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Messages - luboman411
« on: October 29, 2008, 09:52:45 PM »
I'm a male Hispanic (Guatemalan), first college grad in family, with a 3.47 GPA (LSAC) that shows definite upward trend (from 3.36 freshman, 2.86 sophomore, 3.67 junior, 3.85 senior), did thesis, graduated with some honors from top liberal arts college. Have worked as corporate legal assistant in white-shoe NYC firm for three years. Haven't taken the LSAT (plan to in Dec.) and hopefully will get somewhere in the 163-165 range. I know that with these factors I have a pretty good shot at Brooklyn, Fordham, Emory, Villanova, etc. Do you think I should aim higher, like Michigan, Virginia, Northwestern, even NYU? Mind you, I haven't taken the LSAT yet but I am scoring my PTs in the range indicated above. Since I have no LSAT score on record, is it also a good idea to start sending in applications right now so that adcomms can start reviewing my other factors now, and then make up their minds once my LSAT score is out? I'd like to know if there are other people out there who were/are in the same situation (no LSAT score but sent in application material anyway). Thanks.
« on: October 09, 2008, 05:14:52 PM »
I am no Ward Connelly (sp?), God forbid, but I do think that the racial AA status quo is just too unfair at this point. I am a URM from an impoverished background who feels that, nowadays, the greatest barrier in this country is not race, per se, but class. It seems like it's much harder for your average poor white kid from West Virginia to advance than for a black kid with lawyer/banker parents who lives in NYC. I went to an elite liberal arts college in New England and found a greater number of the latter and far fewer of the former. That struck me as patently unjust, especially since the former a) definitely represents a much larger percentage of the U.S. population as a whole and b) the latter most likely had gotten a leg up due to traditional race-based AA. Point being, I would rather law school (or any graduate or undegrad) admissions committees emphasize far more strongly the class background of applicants and ditch, on a large scale, the racial categories that are central to their idea of "diversity". Considering that class inequality is at its worst in this country since 1929, and that a smaller and smaller share of the student bodies at the most highly selective colleges come from middle- and lower-class backgrounds, I would love to see fewer privileged black and hispanic students and more obviously poor white and asian students at these places. Doing this would not likely dent the number of poor hispanics and blacks at these schools because being of these races almost always means being poor in certain sections of the country. This measure would at least preclude people who obviously don't need the help from getting it. And I would know these colleges are doing at least something to mitigate the growing class disparity that will destabilize the U.S. sooner or later. I also hate the whole informal AA system that legacies enjoy (i.e. I know of this white straight guy who got into Yale Law without neither winning academic honors of any kind nor having even graduated at the top 25% of my class, whereas some people didn't even get in with Phi Beta Kappas, summa cum laudes and top 5% ranks), but that's a topic for a future rant.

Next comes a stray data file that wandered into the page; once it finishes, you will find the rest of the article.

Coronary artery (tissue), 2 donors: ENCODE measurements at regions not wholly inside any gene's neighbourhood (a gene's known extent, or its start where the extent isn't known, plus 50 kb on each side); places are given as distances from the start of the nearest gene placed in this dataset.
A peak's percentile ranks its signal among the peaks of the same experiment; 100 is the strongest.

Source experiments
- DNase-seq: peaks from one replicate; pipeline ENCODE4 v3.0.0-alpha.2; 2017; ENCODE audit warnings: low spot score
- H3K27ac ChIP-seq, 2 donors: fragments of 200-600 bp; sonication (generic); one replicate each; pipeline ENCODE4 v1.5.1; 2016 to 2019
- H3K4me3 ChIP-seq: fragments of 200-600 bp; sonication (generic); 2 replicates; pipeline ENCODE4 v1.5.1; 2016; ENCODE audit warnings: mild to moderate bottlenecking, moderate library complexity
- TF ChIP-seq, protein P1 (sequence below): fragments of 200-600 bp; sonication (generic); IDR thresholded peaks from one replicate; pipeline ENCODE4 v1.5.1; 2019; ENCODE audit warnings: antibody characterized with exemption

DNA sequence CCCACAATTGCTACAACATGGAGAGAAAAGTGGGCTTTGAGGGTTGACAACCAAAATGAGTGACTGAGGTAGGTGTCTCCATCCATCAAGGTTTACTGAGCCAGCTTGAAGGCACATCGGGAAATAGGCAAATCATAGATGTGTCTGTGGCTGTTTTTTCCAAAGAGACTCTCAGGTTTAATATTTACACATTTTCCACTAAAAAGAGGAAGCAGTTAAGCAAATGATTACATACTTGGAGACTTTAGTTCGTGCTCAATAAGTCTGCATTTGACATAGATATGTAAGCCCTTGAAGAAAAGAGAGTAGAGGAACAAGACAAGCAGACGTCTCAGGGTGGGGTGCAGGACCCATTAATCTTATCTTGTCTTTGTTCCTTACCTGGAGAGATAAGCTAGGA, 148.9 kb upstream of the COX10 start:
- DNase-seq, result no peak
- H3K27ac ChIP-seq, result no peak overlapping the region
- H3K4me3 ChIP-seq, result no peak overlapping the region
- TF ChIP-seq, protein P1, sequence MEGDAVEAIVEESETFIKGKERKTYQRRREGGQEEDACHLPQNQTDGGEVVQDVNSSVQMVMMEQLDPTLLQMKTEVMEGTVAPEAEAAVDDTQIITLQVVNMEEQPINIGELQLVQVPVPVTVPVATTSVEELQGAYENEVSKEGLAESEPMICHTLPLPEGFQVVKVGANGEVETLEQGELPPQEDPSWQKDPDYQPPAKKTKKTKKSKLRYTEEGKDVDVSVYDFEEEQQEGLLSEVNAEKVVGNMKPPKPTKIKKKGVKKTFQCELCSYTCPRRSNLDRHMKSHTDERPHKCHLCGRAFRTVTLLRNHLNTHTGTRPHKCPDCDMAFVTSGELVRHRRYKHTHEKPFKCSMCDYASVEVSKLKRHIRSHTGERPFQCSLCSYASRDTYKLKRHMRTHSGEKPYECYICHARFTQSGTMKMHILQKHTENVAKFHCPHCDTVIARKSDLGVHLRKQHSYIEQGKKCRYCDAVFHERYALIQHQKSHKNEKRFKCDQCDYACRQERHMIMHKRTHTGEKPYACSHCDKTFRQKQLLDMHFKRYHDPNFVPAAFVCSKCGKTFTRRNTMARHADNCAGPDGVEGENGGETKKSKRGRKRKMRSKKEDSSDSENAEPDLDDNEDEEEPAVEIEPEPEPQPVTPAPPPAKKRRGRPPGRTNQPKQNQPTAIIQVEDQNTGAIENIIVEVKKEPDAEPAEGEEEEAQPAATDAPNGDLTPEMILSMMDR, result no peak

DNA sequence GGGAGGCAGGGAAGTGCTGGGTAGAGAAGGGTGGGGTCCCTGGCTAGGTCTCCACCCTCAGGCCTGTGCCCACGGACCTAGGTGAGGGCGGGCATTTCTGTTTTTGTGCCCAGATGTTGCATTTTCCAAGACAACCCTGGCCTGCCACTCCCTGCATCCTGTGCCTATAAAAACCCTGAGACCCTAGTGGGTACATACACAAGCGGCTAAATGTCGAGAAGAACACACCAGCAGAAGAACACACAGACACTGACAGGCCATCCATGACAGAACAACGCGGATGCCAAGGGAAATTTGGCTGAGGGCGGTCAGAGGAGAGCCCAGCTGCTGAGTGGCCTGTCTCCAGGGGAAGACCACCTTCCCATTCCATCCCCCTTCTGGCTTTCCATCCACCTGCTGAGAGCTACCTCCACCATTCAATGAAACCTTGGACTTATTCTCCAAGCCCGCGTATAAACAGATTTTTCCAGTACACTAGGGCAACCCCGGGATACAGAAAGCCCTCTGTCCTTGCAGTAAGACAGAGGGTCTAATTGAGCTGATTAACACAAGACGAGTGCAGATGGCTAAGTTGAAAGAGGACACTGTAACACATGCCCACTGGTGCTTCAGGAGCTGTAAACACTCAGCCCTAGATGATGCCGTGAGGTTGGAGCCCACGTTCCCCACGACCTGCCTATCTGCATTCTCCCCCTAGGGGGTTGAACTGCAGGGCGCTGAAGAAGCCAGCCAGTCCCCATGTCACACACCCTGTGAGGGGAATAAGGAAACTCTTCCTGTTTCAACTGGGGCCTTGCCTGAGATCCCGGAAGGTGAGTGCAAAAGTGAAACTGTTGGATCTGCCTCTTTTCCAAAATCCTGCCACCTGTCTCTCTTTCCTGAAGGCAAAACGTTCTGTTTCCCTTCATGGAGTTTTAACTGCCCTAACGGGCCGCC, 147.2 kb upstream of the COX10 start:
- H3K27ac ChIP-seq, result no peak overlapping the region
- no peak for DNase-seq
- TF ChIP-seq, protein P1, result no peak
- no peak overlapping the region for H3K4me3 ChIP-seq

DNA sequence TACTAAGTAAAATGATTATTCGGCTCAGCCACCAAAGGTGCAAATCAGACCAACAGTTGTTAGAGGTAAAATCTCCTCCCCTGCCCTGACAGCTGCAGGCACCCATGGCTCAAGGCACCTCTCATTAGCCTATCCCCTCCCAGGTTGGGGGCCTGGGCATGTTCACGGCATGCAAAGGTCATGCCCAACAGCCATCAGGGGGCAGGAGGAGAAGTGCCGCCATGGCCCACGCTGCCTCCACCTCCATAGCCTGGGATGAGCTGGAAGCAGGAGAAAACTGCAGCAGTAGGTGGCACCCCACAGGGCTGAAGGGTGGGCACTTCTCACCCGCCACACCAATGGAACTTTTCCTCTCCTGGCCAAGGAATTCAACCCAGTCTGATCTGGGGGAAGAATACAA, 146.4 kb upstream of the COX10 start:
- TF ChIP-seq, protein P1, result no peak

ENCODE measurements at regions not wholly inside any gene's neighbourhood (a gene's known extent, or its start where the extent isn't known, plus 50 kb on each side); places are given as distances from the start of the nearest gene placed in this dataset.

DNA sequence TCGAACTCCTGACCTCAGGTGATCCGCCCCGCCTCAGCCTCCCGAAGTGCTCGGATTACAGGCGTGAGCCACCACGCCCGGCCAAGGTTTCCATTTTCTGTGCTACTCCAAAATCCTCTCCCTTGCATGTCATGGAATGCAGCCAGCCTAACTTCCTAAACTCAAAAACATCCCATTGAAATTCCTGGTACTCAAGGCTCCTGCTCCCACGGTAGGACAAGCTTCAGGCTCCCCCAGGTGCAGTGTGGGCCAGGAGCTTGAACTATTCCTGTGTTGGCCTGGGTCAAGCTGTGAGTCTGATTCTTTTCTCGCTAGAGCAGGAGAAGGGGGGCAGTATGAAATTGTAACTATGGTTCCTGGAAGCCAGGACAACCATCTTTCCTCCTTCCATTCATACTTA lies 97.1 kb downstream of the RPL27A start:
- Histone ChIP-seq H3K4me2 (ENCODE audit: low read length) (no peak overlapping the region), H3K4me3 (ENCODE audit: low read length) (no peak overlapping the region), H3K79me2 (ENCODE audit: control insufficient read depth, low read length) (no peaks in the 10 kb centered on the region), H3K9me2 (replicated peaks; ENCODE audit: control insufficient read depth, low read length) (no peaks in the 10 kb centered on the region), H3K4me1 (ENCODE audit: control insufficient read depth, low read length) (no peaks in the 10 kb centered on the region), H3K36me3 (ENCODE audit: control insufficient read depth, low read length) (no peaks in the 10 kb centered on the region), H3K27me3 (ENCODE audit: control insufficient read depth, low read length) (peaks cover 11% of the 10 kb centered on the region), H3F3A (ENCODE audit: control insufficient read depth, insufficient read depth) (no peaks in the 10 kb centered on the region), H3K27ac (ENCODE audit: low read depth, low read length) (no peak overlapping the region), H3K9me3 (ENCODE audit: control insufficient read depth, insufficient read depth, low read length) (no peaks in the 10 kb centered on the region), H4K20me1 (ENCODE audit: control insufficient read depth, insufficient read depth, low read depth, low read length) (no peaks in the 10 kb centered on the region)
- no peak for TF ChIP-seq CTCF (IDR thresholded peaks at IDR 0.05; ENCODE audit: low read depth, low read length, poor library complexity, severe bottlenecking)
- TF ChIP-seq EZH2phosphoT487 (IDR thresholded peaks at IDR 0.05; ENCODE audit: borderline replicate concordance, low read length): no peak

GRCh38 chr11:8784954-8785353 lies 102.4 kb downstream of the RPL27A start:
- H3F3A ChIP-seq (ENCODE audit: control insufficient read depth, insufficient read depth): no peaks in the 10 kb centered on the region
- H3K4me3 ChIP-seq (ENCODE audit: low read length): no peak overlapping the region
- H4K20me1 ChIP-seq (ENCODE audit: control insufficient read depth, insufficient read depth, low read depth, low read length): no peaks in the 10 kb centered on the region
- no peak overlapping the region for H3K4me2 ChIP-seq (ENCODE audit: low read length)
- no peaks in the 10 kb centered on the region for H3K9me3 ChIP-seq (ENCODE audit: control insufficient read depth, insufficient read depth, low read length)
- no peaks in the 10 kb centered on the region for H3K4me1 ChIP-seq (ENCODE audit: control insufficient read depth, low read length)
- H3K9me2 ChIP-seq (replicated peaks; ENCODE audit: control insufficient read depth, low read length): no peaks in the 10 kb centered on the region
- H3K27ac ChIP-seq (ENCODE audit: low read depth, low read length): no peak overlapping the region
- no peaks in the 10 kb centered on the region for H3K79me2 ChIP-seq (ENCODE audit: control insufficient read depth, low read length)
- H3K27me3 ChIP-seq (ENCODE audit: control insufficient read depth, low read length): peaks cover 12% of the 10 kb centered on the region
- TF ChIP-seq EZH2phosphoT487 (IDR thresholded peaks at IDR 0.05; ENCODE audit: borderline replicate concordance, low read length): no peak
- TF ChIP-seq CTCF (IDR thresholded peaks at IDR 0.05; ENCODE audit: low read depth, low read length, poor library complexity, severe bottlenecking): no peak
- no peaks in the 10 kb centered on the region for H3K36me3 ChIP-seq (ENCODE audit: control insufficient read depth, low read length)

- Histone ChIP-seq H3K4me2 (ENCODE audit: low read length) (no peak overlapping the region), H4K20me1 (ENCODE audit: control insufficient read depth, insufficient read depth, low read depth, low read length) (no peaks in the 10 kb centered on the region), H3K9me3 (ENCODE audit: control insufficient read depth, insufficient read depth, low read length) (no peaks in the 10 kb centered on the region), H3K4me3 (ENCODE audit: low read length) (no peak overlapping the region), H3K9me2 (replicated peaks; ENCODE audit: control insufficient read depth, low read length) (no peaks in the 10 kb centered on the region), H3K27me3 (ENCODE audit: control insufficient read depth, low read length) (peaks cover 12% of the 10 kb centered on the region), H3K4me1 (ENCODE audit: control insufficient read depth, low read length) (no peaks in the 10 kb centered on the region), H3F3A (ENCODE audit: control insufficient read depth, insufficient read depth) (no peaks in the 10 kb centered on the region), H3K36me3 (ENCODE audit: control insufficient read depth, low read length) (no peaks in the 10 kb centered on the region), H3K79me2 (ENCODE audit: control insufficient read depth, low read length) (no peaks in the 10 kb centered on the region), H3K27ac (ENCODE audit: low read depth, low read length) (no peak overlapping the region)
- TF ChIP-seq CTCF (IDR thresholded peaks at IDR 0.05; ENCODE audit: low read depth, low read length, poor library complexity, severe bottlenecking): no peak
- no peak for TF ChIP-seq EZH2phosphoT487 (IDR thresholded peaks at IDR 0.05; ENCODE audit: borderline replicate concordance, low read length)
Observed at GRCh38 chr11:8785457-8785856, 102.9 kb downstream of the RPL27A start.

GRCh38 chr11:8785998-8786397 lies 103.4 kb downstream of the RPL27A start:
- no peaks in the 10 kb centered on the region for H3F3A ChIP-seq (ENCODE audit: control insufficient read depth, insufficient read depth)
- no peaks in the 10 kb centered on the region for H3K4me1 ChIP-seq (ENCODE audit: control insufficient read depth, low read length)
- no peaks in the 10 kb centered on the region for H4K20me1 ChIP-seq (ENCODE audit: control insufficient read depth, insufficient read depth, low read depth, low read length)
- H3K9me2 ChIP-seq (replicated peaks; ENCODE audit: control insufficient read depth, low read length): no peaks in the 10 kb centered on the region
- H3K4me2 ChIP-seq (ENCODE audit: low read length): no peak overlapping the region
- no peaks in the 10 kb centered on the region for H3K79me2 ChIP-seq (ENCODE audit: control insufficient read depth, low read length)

« on: September 17, 2008, 01:42:33 PM »
How about a Hispanic kid with both a UGPA and an LSAT score at the top 25% of what Howard accepts? I obviously could get in somewhere that is ranked much higher than Howard, but I was thinking of using Howard as my one of my safeties. And the LSAT score is still negotiable since I haven't taken it yet (probably in Oct., most likely in Dec). I ultimately seek to work in big law, so Howard's popularity in the big law recruitment circuit is mighty tempting...
« on: September 15, 2008, 04:39:12 PM »
I've been getting 157 consistently on those three testmasters tests. The cold-turkey score I got in June was 147. So there's been improvement, and a 10 point jump stoked my all-important LSAT confidence, making me think that getting over a 165 was a realistic goal. At this rate, I can only hope for something over 160 by the time the October test rolls around, unless I do something drastic...
« on: September 15, 2008, 04:01:48 PM »
I was wondering if anyone out there is having the same problem I am having. I started the Testmasters course about a month and a half ago. Since I had taken the first testmasters diagnostic test before--in fact as my first cold-turkey test--I got a score much higher than the previous sample tests I had taken up til then. Saw that as a fluke and discounted it, thinking that the second diagnostic would be much more indicative of what my raw score would be since it would be a test I had never seen before. Took the second and found that the score was identical to the score of the first test, which was surprising since that score was 10 points higher than what I had first scored way back on my cold-turkey practice in June. I was satisfied since it indicated I was making some progress, the test having been one I had never seen before. Now after three solid weeks of studying, I took the third testmasters diagnostic this past weekend and found the exact same test score (even the exact same number of questions right) than my previous two tests. If there are people out there who are finding or have found themselves in a similar situation--regardless of the prep-test course they took--what did you do or not do to get over this hump? Any advice would be greatly appreciated it.